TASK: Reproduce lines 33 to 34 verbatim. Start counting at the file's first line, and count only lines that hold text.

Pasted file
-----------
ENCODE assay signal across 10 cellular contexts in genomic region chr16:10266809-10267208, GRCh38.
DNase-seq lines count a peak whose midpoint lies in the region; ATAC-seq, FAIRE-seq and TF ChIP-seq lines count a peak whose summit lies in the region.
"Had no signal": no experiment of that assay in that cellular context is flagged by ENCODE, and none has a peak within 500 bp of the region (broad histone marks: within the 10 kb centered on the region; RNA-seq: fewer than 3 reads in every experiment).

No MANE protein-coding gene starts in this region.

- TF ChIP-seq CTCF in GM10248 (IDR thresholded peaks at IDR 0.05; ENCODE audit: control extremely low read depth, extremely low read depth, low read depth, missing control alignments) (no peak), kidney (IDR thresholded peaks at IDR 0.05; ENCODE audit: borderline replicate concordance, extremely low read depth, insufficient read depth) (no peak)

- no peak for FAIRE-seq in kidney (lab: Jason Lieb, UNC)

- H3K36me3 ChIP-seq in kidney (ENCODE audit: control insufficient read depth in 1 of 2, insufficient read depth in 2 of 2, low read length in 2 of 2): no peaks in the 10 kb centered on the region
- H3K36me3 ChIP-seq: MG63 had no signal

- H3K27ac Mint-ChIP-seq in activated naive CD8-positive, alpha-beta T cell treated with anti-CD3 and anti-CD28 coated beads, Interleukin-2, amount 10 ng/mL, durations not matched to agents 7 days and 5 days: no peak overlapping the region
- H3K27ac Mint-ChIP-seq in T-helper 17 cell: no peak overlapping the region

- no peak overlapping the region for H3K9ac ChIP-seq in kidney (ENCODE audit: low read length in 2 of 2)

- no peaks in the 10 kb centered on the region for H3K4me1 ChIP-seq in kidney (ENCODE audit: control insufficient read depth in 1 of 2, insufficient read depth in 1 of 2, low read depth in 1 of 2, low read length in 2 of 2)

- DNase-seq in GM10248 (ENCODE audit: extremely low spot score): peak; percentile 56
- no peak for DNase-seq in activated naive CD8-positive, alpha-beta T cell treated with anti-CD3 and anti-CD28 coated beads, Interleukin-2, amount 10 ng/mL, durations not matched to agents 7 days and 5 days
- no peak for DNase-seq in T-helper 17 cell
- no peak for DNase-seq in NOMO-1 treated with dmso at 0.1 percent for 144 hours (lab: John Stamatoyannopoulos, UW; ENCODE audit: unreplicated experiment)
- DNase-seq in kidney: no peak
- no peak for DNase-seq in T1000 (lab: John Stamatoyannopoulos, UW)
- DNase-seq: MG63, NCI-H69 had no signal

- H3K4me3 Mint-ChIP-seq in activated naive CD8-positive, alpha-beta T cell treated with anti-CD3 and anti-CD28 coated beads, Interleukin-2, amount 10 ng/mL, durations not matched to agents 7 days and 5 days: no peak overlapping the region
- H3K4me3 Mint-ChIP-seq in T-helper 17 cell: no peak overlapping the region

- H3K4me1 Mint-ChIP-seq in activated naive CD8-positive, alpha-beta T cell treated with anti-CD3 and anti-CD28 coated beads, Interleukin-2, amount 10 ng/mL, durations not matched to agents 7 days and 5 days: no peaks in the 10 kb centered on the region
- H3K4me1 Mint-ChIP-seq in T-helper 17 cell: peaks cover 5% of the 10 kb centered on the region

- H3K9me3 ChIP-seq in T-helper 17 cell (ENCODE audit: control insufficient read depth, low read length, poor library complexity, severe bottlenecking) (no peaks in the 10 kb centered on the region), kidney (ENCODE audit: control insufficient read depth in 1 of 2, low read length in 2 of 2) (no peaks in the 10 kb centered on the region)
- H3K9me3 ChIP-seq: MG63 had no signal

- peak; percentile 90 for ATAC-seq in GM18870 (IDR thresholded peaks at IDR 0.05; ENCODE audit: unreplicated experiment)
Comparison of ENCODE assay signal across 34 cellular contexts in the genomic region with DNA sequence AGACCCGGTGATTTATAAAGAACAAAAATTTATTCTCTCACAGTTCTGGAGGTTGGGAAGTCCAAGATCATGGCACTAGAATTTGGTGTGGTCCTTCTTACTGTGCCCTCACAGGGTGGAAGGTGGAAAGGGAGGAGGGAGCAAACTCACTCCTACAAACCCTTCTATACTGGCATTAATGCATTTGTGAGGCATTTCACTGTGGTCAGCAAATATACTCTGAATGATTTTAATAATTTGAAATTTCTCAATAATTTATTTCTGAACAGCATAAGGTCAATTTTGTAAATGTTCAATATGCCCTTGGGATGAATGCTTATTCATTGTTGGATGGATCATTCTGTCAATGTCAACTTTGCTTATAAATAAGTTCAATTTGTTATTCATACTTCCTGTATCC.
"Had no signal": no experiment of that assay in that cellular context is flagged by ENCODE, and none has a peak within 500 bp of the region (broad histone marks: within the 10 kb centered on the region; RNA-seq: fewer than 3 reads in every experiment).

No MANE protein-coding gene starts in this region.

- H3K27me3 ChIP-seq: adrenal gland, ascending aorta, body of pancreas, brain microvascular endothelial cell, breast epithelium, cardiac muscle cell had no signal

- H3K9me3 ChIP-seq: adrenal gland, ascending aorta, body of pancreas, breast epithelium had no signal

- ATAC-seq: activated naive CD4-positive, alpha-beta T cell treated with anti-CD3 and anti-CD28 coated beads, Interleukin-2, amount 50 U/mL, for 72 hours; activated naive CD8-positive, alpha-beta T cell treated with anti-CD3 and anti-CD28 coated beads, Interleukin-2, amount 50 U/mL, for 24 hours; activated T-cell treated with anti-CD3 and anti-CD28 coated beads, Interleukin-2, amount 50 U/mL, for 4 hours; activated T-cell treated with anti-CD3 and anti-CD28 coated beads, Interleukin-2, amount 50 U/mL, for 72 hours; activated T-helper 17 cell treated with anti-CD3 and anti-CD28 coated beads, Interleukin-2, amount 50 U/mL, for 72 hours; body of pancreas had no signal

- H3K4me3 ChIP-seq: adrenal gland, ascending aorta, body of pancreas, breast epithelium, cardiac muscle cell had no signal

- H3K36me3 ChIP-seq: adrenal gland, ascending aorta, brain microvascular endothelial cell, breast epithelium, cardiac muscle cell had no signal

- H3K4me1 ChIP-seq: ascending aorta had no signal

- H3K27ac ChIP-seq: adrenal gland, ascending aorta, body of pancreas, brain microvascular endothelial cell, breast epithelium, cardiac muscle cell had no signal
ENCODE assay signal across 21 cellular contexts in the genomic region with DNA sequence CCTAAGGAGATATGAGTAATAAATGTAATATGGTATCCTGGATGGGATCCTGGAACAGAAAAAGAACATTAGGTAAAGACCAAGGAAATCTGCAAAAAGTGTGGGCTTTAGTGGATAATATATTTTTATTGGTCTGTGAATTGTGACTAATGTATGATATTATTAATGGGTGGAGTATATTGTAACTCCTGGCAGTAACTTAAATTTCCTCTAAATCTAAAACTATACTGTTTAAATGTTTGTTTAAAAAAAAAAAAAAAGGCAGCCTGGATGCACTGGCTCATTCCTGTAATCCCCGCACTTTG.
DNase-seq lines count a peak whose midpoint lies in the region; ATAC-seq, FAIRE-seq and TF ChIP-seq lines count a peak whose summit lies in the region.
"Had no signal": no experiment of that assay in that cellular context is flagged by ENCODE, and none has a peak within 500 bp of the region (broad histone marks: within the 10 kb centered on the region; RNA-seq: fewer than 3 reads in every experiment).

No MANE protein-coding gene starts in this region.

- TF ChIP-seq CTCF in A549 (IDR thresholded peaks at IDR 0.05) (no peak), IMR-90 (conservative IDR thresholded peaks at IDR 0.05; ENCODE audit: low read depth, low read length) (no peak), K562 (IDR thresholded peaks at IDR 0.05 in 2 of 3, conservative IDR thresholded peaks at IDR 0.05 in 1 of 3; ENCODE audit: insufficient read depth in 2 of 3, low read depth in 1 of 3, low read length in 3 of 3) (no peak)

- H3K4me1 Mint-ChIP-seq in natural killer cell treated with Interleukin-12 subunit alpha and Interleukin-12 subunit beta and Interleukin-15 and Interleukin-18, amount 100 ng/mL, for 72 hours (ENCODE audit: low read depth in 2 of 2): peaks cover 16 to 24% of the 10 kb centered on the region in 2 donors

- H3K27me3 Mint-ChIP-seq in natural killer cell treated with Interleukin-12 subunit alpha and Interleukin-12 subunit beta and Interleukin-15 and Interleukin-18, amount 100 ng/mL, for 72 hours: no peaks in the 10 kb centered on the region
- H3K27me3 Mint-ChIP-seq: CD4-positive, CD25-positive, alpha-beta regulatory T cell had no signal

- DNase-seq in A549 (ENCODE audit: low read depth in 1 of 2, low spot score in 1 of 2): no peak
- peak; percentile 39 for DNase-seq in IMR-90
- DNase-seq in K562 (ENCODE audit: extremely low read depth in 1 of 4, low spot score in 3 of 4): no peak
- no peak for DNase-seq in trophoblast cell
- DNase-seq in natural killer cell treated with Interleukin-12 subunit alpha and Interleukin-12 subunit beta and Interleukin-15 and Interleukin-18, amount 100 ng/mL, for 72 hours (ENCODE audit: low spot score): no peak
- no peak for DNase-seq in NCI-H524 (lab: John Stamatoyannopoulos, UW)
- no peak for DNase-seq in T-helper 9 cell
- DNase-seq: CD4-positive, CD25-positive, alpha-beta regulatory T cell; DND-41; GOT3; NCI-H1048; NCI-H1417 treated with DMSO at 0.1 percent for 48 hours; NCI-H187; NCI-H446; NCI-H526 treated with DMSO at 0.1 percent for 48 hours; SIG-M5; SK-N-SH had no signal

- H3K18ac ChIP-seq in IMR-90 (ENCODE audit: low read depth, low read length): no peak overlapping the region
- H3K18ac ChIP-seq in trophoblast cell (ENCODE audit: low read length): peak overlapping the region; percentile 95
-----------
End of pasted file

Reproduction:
- H3K4me3 ChIP-seq: adrenal gland, ascending aorta, body of pancreas, breast epithelium, cardiac muscle cell had no signal

- H3K36me3 ChIP-seq: adrenal gland, ascending aorta, brain microvascular endothelial cell, breast epithelium, cardiac muscle cell had no signal